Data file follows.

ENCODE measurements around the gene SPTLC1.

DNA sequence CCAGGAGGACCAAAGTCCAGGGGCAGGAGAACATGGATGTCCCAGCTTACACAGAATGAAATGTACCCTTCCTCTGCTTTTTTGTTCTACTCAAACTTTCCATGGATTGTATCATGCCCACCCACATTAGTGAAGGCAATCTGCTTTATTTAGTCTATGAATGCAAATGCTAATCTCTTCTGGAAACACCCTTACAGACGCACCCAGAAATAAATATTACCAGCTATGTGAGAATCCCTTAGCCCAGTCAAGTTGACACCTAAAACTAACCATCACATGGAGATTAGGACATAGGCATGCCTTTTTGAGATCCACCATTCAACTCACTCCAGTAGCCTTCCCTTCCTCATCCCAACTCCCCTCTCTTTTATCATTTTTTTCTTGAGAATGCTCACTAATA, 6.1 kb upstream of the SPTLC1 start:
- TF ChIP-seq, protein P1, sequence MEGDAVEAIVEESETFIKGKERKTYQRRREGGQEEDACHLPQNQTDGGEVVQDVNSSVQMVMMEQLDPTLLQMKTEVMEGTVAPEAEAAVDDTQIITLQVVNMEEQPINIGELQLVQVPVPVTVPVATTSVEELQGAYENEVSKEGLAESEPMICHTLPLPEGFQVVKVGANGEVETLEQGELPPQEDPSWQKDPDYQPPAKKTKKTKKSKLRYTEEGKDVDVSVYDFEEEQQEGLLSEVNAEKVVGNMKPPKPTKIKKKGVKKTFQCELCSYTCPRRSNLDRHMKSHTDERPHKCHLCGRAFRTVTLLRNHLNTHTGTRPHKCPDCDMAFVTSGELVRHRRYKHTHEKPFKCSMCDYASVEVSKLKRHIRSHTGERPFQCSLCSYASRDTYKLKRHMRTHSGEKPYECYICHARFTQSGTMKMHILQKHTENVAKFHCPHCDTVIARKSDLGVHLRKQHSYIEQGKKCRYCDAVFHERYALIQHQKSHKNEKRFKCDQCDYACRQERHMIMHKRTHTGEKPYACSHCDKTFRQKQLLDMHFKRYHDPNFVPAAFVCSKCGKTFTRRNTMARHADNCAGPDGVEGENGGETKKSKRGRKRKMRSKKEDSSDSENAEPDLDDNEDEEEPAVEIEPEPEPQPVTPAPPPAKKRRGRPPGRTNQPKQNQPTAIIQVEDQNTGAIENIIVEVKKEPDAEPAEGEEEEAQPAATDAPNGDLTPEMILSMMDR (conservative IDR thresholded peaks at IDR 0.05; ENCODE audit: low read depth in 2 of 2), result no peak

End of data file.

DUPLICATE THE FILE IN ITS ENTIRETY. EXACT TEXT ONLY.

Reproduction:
ENCODE measurements around the gene SPTLC1.

DNA sequence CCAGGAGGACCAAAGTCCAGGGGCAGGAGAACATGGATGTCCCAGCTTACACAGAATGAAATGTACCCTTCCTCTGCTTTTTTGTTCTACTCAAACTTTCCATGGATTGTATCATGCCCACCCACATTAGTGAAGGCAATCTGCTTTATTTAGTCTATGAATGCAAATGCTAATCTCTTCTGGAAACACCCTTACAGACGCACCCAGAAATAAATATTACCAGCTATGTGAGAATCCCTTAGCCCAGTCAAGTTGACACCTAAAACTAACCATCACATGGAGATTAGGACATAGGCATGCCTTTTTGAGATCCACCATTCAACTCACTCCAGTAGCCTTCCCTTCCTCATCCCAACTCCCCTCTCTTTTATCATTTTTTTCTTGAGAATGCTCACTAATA, 6.1 kb upstream of the SPTLC1 start:
- TF ChIP-seq, protein P1, sequence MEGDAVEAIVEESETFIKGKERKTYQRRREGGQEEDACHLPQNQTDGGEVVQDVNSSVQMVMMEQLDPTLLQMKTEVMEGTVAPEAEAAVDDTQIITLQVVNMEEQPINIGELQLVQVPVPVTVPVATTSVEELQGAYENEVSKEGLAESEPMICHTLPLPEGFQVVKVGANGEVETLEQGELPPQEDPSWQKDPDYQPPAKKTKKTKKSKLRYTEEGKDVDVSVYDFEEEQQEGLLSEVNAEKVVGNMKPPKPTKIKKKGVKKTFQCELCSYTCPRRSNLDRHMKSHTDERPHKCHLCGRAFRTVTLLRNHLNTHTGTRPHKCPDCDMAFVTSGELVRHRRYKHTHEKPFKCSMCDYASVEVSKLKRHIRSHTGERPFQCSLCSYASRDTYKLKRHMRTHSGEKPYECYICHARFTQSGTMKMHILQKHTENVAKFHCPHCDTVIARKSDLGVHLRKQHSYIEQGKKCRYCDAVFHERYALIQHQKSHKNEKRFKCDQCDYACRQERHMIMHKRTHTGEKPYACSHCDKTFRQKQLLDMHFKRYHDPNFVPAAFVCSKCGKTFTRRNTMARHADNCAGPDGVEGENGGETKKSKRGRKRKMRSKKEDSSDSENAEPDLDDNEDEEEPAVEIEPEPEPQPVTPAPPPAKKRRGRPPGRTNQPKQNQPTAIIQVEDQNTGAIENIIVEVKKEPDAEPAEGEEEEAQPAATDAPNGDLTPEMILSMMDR (conservative IDR thresholded peaks at IDR 0.05; ENCODE audit: low read depth in 2 of 2), result no peak